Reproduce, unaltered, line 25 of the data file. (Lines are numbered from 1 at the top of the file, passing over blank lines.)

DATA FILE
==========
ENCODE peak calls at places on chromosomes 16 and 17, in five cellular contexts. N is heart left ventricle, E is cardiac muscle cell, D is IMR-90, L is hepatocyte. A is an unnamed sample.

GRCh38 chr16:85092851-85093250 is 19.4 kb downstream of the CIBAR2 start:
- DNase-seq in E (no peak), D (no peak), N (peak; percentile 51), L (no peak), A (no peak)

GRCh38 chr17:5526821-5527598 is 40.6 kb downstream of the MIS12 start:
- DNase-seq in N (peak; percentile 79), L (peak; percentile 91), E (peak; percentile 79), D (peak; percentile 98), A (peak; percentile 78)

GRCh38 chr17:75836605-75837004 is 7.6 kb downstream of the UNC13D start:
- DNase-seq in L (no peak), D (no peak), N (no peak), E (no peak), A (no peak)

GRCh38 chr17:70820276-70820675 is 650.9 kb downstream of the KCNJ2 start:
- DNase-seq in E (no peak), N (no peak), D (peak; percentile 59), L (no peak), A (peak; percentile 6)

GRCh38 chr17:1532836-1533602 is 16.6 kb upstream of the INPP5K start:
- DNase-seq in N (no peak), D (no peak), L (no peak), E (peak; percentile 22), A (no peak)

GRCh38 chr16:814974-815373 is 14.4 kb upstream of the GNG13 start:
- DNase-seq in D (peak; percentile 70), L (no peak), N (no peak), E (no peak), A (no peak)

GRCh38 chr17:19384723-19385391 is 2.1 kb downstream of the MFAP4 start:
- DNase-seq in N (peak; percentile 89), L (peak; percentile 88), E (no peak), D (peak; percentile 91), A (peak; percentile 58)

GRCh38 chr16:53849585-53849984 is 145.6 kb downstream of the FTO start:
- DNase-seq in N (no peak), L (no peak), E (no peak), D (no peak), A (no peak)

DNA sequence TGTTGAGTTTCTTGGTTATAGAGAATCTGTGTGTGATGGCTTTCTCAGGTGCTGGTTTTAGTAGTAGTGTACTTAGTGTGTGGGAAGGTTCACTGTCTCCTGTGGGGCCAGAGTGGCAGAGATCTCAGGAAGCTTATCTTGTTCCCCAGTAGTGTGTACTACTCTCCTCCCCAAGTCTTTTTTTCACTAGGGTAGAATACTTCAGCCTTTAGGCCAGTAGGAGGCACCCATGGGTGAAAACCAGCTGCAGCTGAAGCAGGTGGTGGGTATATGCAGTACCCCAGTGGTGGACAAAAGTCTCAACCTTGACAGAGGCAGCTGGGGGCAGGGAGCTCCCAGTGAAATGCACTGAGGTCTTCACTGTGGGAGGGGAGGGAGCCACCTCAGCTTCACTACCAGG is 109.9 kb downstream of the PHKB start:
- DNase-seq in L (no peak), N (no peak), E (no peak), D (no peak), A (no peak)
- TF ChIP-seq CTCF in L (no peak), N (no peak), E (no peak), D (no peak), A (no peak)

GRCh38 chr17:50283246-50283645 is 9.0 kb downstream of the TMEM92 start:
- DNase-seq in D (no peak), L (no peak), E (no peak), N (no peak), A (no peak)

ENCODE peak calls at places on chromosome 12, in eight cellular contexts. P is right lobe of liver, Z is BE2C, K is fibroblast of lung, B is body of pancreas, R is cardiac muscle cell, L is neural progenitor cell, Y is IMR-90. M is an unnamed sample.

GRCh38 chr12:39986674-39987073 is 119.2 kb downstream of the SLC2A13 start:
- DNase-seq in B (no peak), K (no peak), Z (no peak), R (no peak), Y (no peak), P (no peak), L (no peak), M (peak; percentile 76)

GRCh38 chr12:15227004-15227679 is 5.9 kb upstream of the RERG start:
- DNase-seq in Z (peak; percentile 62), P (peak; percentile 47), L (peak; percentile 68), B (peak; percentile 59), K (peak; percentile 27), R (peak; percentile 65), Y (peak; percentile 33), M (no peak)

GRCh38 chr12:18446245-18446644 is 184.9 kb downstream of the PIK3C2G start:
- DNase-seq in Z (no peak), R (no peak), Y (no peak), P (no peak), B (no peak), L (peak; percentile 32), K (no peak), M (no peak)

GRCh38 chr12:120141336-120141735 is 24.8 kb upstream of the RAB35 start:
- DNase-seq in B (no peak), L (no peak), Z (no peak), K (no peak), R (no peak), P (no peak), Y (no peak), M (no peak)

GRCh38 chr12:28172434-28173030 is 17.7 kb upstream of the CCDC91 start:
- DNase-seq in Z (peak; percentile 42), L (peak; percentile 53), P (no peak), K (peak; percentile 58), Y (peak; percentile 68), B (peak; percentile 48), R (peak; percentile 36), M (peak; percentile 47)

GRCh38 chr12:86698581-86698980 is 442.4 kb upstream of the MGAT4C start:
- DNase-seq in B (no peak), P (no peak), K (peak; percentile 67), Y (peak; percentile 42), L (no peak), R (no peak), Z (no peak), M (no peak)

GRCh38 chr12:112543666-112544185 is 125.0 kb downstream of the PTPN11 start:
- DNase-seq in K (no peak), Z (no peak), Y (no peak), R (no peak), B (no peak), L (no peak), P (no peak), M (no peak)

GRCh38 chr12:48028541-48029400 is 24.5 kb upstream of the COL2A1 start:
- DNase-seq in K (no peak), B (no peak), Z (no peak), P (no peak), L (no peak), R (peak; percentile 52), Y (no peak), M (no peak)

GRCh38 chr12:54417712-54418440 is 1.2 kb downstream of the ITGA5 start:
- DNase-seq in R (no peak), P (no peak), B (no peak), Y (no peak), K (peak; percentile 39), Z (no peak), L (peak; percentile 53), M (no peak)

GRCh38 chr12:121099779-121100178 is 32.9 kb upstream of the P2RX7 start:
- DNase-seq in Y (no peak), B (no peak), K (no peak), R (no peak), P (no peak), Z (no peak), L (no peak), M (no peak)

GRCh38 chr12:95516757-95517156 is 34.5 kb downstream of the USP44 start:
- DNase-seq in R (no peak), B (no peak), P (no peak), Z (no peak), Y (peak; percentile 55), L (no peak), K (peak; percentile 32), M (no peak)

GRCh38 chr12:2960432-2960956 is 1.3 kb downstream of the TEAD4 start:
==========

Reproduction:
- DNase-seq in B (no peak), K (no peak), Z (no peak), R (no peak), Y (no peak), P (no peak), L (no peak), M (peak; percentile 76)